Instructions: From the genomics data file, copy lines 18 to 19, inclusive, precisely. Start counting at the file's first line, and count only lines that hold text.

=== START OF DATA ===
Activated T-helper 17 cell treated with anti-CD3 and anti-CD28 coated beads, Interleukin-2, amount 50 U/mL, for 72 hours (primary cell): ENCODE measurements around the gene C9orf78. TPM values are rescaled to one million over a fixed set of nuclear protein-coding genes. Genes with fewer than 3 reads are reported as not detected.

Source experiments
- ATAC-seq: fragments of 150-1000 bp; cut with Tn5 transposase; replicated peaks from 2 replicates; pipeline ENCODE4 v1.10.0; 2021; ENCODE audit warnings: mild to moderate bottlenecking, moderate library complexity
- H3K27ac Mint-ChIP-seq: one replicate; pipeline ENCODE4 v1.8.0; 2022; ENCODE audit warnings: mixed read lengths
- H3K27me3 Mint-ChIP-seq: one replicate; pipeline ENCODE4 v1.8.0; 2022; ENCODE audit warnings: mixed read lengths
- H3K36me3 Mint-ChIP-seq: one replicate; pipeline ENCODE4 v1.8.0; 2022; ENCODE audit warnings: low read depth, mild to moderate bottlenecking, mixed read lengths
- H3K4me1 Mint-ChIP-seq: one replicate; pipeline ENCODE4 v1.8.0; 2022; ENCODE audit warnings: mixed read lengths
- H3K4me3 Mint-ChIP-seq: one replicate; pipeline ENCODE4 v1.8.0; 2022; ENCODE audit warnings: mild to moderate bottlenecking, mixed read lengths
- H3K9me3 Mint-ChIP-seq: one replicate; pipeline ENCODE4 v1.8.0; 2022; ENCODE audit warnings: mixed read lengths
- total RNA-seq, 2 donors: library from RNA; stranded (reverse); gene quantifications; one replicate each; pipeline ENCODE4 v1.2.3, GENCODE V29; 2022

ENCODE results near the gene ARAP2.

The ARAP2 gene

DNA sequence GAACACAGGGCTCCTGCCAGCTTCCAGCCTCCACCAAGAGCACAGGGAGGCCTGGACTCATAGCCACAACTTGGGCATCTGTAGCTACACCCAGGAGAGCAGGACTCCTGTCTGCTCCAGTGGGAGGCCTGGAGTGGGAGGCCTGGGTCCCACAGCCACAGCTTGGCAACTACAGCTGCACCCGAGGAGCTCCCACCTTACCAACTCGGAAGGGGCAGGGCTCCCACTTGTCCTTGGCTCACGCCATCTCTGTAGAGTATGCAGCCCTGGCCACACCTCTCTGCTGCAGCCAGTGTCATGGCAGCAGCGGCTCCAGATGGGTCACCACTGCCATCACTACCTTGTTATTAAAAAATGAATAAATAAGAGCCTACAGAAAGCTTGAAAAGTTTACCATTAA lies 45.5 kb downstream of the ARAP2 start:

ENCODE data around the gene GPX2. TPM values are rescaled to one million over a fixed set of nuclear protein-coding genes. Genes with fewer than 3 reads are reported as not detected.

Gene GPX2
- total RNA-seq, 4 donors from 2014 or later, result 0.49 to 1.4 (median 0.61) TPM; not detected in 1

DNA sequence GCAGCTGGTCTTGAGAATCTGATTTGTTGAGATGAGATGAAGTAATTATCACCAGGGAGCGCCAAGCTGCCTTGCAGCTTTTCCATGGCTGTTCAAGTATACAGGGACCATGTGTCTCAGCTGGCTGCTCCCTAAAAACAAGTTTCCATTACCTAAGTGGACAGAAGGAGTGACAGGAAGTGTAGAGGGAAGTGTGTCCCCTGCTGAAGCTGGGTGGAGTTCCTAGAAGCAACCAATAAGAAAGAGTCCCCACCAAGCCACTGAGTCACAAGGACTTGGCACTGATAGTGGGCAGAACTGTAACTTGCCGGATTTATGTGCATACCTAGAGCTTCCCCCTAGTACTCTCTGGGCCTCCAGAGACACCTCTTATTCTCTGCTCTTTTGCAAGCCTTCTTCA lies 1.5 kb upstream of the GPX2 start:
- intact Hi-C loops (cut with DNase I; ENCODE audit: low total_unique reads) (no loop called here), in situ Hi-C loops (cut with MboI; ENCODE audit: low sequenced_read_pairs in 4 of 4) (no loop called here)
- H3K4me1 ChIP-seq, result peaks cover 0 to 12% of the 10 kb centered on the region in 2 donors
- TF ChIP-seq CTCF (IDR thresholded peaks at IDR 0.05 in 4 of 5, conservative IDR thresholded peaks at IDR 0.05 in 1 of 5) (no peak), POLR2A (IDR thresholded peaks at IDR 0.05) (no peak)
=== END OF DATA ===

- intact Hi-C loops (cut with DNase I; ENCODE audit: low total_unique reads) (no loop called here), in situ Hi-C loops (cut with MboI; ENCODE audit: low sequenced_read_pairs in 4 of 4) (no loop called here)
- H3K4me1 ChIP-seq, result peaks cover 0 to 12% of the 10 kb centered on the region in 2 donors